This is a new podcast to discuss how faith affects the way we live and work today. There is a little more explanation on this page, but meanwhile, here is the first episode!
Episode 1 – Jon Yates – Faith in society
Hello, this is Faith in Action, a new podcast to discuss how faith affects the way we live and work today.
Faith is often thought to epitomise divisions within society. But a recent report challenges that idea with research which suggests that the church is actually the best place for social mixing between people of different ages, class, ethnicity, income, and politics.
I’m delighted to welcome Jon Yates, who is the co-founder of The Challenge. The Challenge is the UK’s leading charity for building a more integrated society. We’ve come to talk about the part that faith might play in bringing people together.
So Jon, what does an integrated society mean? What does it look like?
I think, when we set up the charity – the charity is about six or seven years old now – and it is probably worth me saying that the people who set up the charity aren’t all Christians – so for me my faith plays a big part in wanting to be involved, but it’s not everybody’s motivation – the thing that drove it for us was that people should understand each other. And I think for me, having grown up in a faith community, you have an understanding that you can have differences of opinion on faith. So my mum, for example, and I would happily admit that we have a different views of how our faith works out. And it’s very easy within even the Christian faith to start to think that that group are all horrendous, and that group are absolutely awful, and that group… and so I think partly because of faith I became aware of the value of actually understanding each other. And having parents who had a different sense of faith to mine made me think actually, it’s perfectly valid to disagree with someone without thinking they’re evil.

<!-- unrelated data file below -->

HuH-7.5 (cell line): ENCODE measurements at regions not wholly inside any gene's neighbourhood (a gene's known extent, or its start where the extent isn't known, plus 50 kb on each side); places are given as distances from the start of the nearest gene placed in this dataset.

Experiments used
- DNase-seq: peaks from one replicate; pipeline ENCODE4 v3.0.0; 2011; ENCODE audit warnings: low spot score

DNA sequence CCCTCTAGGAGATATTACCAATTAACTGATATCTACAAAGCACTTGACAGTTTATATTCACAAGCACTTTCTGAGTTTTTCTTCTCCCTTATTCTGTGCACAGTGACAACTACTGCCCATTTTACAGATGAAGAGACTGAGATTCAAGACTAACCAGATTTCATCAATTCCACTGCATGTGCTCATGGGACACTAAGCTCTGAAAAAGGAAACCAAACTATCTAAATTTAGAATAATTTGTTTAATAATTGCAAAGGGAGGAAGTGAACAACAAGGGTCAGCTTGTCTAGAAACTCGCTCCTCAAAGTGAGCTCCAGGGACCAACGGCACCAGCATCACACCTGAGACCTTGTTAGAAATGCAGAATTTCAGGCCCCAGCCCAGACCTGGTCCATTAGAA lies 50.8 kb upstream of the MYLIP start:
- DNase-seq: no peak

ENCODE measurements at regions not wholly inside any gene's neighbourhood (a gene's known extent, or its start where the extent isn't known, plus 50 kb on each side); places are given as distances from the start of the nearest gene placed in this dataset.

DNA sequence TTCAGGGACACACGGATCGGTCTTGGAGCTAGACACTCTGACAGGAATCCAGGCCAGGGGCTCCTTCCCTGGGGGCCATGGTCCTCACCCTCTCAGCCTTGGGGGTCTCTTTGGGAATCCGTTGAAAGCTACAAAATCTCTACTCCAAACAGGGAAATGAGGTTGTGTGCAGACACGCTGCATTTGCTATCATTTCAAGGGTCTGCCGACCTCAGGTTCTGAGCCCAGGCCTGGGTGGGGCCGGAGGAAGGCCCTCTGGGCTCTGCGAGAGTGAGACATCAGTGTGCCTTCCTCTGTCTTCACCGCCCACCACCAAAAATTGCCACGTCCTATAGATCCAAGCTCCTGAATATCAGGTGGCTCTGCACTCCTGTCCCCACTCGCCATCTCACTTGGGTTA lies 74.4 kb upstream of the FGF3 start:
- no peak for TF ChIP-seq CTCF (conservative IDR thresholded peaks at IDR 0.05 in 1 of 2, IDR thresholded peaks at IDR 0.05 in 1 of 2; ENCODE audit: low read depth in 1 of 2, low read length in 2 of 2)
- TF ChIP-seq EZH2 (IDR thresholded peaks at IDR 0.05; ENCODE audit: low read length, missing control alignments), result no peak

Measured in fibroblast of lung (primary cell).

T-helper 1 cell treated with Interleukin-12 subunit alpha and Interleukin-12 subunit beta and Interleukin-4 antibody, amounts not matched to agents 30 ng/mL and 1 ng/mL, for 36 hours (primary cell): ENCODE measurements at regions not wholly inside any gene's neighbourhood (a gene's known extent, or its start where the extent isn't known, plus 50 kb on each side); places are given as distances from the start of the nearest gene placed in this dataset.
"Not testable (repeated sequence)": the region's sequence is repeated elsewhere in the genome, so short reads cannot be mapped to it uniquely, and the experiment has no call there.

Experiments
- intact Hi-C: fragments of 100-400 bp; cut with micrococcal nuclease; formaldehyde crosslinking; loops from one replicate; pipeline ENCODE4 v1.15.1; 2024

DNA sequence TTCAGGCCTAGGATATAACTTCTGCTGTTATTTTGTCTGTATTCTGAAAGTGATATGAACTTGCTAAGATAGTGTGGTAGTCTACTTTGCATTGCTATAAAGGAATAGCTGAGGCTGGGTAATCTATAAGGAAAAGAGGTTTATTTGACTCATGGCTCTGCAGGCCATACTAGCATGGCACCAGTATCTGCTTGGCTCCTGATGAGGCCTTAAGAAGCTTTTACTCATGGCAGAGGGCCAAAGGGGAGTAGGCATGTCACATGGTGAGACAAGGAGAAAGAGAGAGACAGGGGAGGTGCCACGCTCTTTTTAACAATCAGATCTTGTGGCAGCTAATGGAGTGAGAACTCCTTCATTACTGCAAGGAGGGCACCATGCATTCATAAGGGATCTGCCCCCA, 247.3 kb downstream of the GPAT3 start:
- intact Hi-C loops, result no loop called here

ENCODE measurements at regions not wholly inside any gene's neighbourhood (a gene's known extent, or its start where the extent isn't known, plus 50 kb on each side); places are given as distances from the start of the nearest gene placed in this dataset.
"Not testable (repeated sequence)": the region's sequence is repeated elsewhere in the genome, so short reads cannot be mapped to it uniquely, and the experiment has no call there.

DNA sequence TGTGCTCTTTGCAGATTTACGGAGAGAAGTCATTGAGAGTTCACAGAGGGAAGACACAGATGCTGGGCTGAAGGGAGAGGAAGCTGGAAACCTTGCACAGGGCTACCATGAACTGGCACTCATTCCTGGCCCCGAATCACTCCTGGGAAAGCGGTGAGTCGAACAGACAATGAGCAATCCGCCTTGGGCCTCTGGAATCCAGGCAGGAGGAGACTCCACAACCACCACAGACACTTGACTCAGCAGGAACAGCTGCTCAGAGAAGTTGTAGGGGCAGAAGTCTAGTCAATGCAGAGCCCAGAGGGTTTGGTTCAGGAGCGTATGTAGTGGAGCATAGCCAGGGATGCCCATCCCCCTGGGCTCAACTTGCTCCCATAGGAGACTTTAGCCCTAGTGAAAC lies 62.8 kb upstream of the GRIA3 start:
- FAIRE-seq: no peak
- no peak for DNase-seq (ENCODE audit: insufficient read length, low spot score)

So I think, to me an integrated society is one where we start with a sense of realising that people who are different to us aren’t necessarily worse than us, or a threat to us. The opposite is a society where we think that ‘there are some people who are kind of like me and trustworthy and decent and get where I’m coming from – sort of common sense people – and the rest are basically nutters or crazies, or boring’ or whatever. And I think that integration is enough banging into each other and time together to realise that people may be different from us, but they’re not necessarily worse.
And how much of an issue is this in modern britain today?